These children found homes, and they have the teddy bears to prove it

Adoption is 'best thing I ever did,' says Bellingham mom

Three Bellingham families adopt kids at the Whatcom County Courthouse in Bellingham on National Adoption Day, Friday, Nov. 18, 2016.
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Three Bellingham families adopt kids at the Whatcom County Courthouse in Bellingham on National Adoption Day, Friday, Nov. 18, 2016.

Whatcom County Superior Courtroom 5B was filled with joy, smiles and more than a few teddy bears Friday as three children’s lives were changed forever. Three families each welcomed a new child into their homes and lives during Whatcom County’s 8th annual National Adoption Day celebration.

James Kozaczuk, 7, Isla Joy Morris, 2  1/2, and Jaydin Parker, 3, left the courthouse with their new families. Though the children have been living with their adopted parents for some time, the delight, excitement and happiness wasn’t any less real.

Gretchen and Corry Morris, the adopted parents of Isla and biological parents of Mia, 13, and Cade, 12, knew they were the family for Isla from the beginning.

“First, we started with foster care and we just wanted to give back somehow. It’s always been something that is important to me,” Gretchen Morris said. “She’s only our second foster child and she became available for adoption. We definitely fell in love with her right away and felt that it was meant to be.”

Judges Charles Snyder and Deborra Garrett presided over the three adoptions. Snyder has presided over the proceedings since the first National Adoption Day celebration in Whatcom County in 2008.

“While adoptions happen throughout the year, this event is part of a national movement set aside to recognize the importance of these children formally becoming part of a family,” said Dave Reynolds, director of Superior Court administration and overseer of the Superior Court, its Juvenile Division and the County Clerk’s Office.

Christine Domes and Norah West of the Department of Social Services say that throughout Washington state, nearly 1,500 children of all ages are legally free to be adopted into a permanent home.

“I think it’s heartbreaking, for one, and if anyone just has the patience, the room available in their home and their heart that they should step out of their comfort zone and take the leap,” Gretchen Morris said. “I definitely stepped out of my comfort zone to be a foster parent. It’s not easy; it’s a little uncomfortable, but it’s worth it.”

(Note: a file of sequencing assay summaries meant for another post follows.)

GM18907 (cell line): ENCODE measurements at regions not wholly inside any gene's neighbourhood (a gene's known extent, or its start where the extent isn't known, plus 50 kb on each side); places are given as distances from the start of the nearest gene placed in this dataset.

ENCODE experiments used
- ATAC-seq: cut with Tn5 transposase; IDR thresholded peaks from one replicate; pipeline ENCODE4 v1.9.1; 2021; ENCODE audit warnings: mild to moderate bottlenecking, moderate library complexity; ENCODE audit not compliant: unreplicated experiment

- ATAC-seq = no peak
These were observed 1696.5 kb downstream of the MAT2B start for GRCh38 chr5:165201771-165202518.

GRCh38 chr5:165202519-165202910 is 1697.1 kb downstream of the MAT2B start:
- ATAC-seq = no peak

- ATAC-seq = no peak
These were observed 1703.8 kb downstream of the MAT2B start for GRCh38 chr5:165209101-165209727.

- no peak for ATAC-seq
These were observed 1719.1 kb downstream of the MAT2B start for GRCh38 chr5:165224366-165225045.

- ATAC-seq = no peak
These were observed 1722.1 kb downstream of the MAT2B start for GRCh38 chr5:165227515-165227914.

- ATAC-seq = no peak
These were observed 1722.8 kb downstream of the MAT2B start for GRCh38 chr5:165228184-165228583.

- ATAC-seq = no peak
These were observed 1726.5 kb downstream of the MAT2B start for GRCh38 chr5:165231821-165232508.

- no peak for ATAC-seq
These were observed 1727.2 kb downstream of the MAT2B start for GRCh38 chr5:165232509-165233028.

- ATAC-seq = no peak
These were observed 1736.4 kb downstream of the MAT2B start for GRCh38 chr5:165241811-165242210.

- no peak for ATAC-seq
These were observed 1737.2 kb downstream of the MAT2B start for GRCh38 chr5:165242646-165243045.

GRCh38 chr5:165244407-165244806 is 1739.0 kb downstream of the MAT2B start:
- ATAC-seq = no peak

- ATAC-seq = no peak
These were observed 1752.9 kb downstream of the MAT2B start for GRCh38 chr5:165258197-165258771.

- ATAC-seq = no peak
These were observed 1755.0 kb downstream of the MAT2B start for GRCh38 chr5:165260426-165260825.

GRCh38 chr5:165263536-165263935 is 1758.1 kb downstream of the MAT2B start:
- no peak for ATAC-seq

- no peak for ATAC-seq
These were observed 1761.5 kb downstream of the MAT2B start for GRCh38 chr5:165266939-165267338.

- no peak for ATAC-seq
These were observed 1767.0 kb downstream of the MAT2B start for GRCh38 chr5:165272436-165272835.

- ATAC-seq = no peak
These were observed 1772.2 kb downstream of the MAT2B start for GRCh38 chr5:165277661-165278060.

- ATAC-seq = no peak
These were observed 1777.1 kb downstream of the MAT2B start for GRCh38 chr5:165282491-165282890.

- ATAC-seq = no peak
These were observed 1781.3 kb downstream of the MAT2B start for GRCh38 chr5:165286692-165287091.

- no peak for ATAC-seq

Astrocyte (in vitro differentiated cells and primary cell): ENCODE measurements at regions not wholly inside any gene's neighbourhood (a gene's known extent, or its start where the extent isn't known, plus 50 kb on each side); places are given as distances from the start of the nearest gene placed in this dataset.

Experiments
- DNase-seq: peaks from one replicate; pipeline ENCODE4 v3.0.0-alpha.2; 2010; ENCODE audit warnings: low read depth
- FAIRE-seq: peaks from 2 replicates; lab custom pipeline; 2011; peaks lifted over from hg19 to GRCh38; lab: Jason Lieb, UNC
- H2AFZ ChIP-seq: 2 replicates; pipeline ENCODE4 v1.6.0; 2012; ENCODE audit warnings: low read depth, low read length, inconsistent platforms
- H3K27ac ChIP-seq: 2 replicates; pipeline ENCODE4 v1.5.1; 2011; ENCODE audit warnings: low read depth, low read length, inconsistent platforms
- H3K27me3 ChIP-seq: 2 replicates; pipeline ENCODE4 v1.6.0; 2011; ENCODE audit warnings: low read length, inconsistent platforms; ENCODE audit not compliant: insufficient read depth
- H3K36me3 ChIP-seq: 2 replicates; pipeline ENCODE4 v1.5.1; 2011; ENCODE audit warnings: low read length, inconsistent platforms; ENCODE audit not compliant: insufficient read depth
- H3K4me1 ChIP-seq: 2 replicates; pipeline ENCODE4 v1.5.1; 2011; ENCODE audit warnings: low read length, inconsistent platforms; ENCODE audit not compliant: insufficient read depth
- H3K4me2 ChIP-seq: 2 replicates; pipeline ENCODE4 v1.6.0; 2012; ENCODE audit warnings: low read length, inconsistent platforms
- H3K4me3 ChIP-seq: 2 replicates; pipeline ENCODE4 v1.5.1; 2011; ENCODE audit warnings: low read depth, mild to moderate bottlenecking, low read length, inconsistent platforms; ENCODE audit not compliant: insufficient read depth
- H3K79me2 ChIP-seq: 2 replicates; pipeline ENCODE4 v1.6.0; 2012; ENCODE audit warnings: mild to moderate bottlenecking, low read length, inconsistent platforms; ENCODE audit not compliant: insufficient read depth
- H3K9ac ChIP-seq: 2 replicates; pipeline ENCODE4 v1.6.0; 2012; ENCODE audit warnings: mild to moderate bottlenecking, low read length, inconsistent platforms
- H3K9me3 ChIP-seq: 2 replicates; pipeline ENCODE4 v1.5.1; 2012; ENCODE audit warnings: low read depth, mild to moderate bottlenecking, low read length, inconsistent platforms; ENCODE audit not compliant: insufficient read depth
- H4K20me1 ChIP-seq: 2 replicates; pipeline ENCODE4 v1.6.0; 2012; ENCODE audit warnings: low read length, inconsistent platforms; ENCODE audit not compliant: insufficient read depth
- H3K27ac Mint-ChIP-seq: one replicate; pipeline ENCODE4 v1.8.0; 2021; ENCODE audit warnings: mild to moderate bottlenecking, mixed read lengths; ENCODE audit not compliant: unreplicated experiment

Seven-year-old James has been in foster care since he was 27 days old. Carina and Victor Kozaczuk have provided James something no others did.

The Kozaczuks have two other adopted children. Ilidia, 11, was adopted from Russia in 2007 and Samuel, 10, was adopted from China in 2009. Both children seemed very enthusiastic about having a little brother.

Dulce Puga and Noel Lira, the adopted parents of Jaydin Parker, never thought they would be foster parents, but are open to adopting another child.

“We’ve talked about it and I think if we want to add another one, I think adoption would be our next step,” Lira said. “It would help somebody out and make our family bigger – we like big families.”

Parker is now the little sister of Javier, 11, and Geovann, 12. Puga, Lira and their three children arrived at the celebration Friday with red and white color-coordinated outfits (including Parker in a red and white dress) and black leather jackets.

Aside from the look on the parents’ faces after the adoption was finalized, Snyder said he enjoys one other aspect of the event most.

“One thing we do for these kids is that we give them a teddy bear,” Snyder said. “Handing a teddy bear to that newly adopted kid is just amazing. The kid’s reaction is just wonderful and sometimes it just knocks you out.”

Though he remained quiet throughout the adoption process, James’ face lit up with excitement as Garrett handed him his teddy bear.

“Gracias,” the boy told the judge.

Vanessa Thomas: 360-715-2289, @vaney_t13